How to Improve PCI Compliance and Reduce Technical Debt

Paying down technical debt during the pandemic can reap major benefits when operations resume

At the very least, the COVID-19 pandemic has disrupted short-term business plans for almost every size and type of business. At worst, it has threatened the survival of certain industries. And there’s little doubt that it will continue to disrupt long-term business strategies for the foreseeable future.

So, what does that mean for IT teams? For many, it means watching budgets for new projects disappear. It also means doubling down on the mantra of the last decade and figuring out how to “do more with less.”

Fortunately, this type of ongoing disruption can also present unique opportunities that don’t require additional spending. Utilizing the existing skills of your team, you can still turn this into an incredibly productive time. How? By getting rid of your “technical debt.”

Technical Debt, and Why You Should Pay It Down

If you’re wondering what I mean by technical debt, it’s similar to most other types of debt. In your personal finances, you might have gone overboard with a new credit card or made a big discretionary purchase right before encountering a major unanticipated expense. Either way, you’re facing debt that will continue growing until you start paying it down.

Technical debt is similar. Think of it as the accumulation of all the questionable IT choices your company has made over the years. Technical debt can take on a variety of forms, but here are some basic examples:

  • Do you have 50 domain admins in your Active Directory simply because no one has taken the time to update file server permissions?
  • Did you neglect to apply a critical software component because the finance team couldn’t tolerate any downtime during the last month of the fiscal year?
  • Do you still have glitchy code that’s held together by a shoestring just because a certain new product feature “had to” make it to market?
  • Do you have out-of-support devices or operating systems across your environment?

All of these are examples of technical debt. And let’s not kids ourselves—we’re all guilty of letting these easily fixable items simmer on the back burner far too long while we focus on all the new and shiny IT projects instead.

None of these items is catastrophic on its own. But if something impacts security, it’s critical that you address it sooner rather than later. If your business has tabled new projects because of the pandemic (or for any other reason), now is a great time to get rid of your technical debt.

3 Tips to Get Started

Consider this your time to clean house, and one primary area to focus on is PCI compliance. Start off by familiarizing yourself with the PCI DSS 3.2.1 guidelines. This is your rulebook for being successful in all things PCI-related.

Having worked with a wide range of customers on security and PCI compliance issues, I typically see the same basic challenges everywhere. Based on those experiences, I’ve come up with three tips to help you pay down your PCI technical debt:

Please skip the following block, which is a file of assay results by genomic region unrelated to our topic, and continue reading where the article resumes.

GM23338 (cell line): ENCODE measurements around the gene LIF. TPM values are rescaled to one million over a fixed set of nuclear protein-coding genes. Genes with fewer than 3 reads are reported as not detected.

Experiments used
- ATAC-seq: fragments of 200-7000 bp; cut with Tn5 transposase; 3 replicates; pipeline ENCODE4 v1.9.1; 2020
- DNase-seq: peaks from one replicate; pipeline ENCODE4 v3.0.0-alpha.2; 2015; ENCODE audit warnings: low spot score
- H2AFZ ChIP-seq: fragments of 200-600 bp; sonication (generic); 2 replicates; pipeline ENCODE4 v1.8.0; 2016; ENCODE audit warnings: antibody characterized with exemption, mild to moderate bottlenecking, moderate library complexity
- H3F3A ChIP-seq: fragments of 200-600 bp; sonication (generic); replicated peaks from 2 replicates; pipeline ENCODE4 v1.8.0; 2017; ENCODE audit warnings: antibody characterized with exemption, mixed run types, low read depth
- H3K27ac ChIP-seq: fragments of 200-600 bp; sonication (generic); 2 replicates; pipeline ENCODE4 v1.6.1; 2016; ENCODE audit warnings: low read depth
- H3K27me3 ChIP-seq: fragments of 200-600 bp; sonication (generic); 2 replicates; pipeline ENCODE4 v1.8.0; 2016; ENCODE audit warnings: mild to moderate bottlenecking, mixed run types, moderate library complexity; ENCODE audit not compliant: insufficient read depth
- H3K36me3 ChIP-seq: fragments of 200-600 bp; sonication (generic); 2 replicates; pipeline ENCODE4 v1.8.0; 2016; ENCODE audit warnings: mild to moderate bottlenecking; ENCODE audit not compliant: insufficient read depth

1. Revise your network maps. The first, most obvious thing you can do is to make sure you have an up-to-date network map. Not only is a current map required for PCI compliance, but it’s also a great tool for training and troubleshooting. Don’t be shocked if you “discover” servers and systems that no one even remembers. But there they are, without any monitoring or oversight. And, yes, that’s a security risk!
  2. Refine your PCI policies and procedures. If your company is like most others, your policy documents aren’t at the top of everyone’s mind. If you even know where to find them, you’re probably ahead of your peers. This is an ideal time to examine your foundational documents and catalog your processes. Take the time to educate your team on why PCI compliance is so critical to risk management.
  3. Update device firmware and system operating systems. There are few things more painful in the IT world than playing catch-up with outdated firmware or OS versions. You definitely want to avoid going through long, arduous migrations just to get to the current version. Use any free time to stabilize on the latest code available.

Avoiding the Non-Stop IT Churn

Most of us have always longed for a break during the non-stop churn of IT projects. If you happen to find yourself with strategic projects on hold and a team that’s eager to work, start focusing on projects that keep getting pushed to the back of the queue. Begin paying down your technical debt while improving how you handle PCI compliance. Getting your house in order now will make life much easier when the IT churn starts all over again.

Avatar photo

Rob Chapman

As Director of Security Architecture at Cybera, Rob Chapman is responsible for the company’s overall cybersecurity architecture and PCI compliance initiatives. During his career, he has focused on areas ranging from academic and enterprise technologies to big data and audiovisual systems. Chapman has a Masters in Educational Leadership and Instructional Technology from Tennessee Technological University. He currently resides in Columbia, TN.

rob-chapman has 1 posts and counting.See all posts by rob-chapman